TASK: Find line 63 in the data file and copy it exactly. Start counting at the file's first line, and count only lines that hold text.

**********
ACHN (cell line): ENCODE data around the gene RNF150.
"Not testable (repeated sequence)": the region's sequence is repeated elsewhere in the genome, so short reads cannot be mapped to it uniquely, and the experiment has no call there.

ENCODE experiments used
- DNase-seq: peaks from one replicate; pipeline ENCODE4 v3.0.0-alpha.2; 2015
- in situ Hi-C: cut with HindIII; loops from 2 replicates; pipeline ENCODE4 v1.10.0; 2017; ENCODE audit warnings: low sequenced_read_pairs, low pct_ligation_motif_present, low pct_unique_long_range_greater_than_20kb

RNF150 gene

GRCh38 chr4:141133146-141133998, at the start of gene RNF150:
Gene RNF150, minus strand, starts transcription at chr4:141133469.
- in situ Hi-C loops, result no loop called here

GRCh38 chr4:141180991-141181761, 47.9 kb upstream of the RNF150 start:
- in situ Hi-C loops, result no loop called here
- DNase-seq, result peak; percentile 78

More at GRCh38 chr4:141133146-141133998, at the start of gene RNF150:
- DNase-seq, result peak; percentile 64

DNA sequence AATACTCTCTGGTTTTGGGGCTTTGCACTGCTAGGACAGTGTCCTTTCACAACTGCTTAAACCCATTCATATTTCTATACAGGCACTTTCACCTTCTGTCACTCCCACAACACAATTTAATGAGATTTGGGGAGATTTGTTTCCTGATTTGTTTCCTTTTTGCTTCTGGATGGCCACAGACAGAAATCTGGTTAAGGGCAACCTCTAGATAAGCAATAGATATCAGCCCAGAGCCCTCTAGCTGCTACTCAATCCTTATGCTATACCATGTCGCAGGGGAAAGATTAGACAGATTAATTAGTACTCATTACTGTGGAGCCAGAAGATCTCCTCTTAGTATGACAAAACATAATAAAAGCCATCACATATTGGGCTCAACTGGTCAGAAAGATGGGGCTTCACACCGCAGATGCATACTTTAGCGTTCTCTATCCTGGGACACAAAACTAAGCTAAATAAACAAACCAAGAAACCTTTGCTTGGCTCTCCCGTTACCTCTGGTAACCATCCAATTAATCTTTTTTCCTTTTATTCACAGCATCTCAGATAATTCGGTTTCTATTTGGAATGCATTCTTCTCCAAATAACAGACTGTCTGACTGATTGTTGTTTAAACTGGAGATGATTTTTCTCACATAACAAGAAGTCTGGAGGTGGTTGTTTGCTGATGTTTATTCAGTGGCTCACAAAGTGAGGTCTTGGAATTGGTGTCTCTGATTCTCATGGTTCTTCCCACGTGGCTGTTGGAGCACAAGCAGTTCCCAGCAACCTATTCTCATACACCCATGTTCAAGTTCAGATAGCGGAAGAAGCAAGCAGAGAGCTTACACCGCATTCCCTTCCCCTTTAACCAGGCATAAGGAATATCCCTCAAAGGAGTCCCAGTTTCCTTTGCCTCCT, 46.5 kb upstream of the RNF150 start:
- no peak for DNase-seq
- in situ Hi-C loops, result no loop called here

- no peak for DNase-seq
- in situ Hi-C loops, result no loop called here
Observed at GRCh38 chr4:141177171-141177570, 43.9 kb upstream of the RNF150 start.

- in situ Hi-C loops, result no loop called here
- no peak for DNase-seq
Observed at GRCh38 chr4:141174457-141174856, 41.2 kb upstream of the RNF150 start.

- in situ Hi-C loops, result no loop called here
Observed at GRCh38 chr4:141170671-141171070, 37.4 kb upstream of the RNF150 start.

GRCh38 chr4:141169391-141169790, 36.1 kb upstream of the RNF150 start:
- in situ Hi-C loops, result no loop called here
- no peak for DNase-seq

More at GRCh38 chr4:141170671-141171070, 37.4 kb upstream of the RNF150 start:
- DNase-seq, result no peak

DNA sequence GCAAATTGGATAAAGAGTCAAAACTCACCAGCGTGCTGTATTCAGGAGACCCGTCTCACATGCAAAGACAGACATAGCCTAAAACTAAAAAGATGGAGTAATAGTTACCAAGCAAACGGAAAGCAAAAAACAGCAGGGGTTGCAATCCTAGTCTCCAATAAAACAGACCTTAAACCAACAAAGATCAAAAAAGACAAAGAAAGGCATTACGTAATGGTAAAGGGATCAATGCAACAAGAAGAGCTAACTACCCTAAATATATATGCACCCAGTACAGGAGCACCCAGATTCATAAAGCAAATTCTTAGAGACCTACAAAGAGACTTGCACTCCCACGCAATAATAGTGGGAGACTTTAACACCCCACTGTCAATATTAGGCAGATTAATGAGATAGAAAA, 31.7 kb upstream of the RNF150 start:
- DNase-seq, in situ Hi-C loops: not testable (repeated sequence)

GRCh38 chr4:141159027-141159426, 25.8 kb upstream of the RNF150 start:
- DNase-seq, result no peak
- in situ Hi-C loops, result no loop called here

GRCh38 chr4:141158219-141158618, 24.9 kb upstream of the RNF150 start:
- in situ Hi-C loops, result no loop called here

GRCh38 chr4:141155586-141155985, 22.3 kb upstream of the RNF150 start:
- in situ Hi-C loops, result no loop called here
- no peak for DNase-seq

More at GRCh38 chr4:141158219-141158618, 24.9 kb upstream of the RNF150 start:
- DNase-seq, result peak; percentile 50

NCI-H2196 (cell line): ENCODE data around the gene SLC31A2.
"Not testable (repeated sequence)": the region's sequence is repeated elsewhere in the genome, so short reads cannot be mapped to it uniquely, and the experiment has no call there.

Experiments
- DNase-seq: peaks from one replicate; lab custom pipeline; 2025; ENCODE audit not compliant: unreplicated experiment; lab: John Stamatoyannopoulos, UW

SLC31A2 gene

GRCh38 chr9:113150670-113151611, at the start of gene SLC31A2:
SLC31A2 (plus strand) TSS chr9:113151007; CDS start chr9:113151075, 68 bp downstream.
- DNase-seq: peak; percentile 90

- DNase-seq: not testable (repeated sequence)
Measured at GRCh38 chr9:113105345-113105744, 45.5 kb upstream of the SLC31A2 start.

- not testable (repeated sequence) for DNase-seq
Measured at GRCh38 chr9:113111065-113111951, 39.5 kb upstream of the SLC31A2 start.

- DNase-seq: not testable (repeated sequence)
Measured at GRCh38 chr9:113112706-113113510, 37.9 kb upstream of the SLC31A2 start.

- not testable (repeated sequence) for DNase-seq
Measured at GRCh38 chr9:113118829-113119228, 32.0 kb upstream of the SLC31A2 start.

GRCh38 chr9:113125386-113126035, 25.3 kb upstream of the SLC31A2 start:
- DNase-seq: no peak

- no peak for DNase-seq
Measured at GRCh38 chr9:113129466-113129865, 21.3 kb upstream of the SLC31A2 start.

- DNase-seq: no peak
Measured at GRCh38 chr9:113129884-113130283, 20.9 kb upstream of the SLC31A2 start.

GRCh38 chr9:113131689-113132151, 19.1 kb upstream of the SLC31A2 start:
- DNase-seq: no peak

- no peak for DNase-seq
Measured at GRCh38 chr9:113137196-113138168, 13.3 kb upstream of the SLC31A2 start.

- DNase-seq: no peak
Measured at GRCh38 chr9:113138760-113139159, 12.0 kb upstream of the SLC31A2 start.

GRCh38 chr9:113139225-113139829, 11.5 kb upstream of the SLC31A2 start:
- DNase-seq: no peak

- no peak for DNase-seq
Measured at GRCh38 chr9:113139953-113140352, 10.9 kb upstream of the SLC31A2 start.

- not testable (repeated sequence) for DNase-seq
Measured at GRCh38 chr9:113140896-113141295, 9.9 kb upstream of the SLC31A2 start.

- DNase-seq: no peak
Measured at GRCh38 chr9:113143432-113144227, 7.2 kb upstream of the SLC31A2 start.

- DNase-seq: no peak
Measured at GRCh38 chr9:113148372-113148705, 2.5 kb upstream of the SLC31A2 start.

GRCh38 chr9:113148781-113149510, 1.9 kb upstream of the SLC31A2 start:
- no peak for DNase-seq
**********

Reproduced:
- DNase-seq: no peak